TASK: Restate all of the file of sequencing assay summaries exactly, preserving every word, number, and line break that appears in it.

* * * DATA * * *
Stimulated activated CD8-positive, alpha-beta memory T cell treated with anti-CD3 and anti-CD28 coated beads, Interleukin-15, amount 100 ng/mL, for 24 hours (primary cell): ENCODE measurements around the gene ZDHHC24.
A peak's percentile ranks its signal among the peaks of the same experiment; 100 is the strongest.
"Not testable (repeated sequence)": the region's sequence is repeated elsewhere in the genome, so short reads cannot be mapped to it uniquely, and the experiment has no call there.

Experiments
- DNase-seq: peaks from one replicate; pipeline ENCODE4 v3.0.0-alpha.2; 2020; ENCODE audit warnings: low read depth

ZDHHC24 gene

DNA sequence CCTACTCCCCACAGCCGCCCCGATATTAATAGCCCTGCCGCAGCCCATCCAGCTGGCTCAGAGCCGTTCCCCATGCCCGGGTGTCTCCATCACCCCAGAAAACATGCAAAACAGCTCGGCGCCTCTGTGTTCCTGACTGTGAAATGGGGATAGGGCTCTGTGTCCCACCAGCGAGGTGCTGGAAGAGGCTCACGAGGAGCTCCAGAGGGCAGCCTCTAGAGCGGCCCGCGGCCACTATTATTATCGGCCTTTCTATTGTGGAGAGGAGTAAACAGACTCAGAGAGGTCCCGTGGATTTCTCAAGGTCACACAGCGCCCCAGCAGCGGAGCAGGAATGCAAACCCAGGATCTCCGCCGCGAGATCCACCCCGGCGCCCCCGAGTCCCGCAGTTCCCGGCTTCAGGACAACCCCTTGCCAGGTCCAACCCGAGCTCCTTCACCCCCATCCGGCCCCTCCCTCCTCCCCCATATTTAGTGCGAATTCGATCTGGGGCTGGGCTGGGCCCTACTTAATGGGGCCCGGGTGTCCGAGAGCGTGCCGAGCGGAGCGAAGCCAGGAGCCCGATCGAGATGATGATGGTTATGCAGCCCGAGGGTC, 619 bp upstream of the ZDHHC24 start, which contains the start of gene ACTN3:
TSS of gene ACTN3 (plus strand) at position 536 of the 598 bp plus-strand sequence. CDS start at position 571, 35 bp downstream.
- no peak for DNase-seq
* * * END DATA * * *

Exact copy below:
Stimulated activated CD8-positive, alpha-beta memory T cell treated with anti-CD3 and anti-CD28 coated beads, Interleukin-15, amount 100 ng/mL, for 24 hours (primary cell): ENCODE measurements around the gene ZDHHC24.
A peak's percentile ranks its signal among the peaks of the same experiment; 100 is the strongest.
"Not testable (repeated sequence)": the region's sequence is repeated elsewhere in the genome, so short reads cannot be mapped to it uniquely, and the experiment has no call there.

Experiments
- DNase-seq: peaks from one replicate; pipeline ENCODE4 v3.0.0-alpha.2; 2020; ENCODE audit warnings: low read depth

ZDHHC24 gene

DNA sequence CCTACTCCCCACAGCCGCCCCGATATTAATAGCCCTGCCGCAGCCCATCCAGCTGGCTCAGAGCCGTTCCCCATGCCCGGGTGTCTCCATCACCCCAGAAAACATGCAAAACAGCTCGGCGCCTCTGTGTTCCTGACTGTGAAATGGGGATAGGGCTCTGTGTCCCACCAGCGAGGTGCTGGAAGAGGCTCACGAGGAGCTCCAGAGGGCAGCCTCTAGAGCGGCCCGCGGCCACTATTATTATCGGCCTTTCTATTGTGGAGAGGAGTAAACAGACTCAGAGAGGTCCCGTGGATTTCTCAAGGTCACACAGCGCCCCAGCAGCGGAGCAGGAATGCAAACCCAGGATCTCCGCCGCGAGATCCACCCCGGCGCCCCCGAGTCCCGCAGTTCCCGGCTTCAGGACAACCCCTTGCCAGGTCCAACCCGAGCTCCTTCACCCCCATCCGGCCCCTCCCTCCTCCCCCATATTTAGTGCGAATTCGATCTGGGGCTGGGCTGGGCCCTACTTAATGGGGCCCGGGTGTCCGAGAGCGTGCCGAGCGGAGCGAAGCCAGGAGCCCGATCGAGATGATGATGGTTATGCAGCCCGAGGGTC, 619 bp upstream of the ZDHHC24 start, which contains the start of gene ACTN3:
TSS of gene ACTN3 (plus strand) at position 536 of the 598 bp plus-strand sequence. CDS start at position 571, 35 bp downstream.
- no peak for DNase-seq